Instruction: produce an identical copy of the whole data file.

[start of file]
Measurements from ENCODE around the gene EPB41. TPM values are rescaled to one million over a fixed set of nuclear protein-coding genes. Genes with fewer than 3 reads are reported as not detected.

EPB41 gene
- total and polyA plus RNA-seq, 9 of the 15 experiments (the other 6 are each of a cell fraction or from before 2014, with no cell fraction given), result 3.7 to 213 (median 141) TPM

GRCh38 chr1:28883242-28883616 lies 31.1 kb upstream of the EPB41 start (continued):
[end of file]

Measurements from ENCODE around the gene EPB41. TPM values are rescaled to one million over a fixed set of nuclear protein-coding genes. Genes with fewer than 3 reads are reported as not detected.

EPB41 gene
- total and polyA plus RNA-seq, 9 of the 15 experiments (the other 6 are each of a cell fraction or from before 2014, with no cell fraction given), result 3.7 to 213 (median 141) TPM

GRCh38 chr1:28883242-28883616 lies 31.1 kb upstream of the EPB41 start (continued):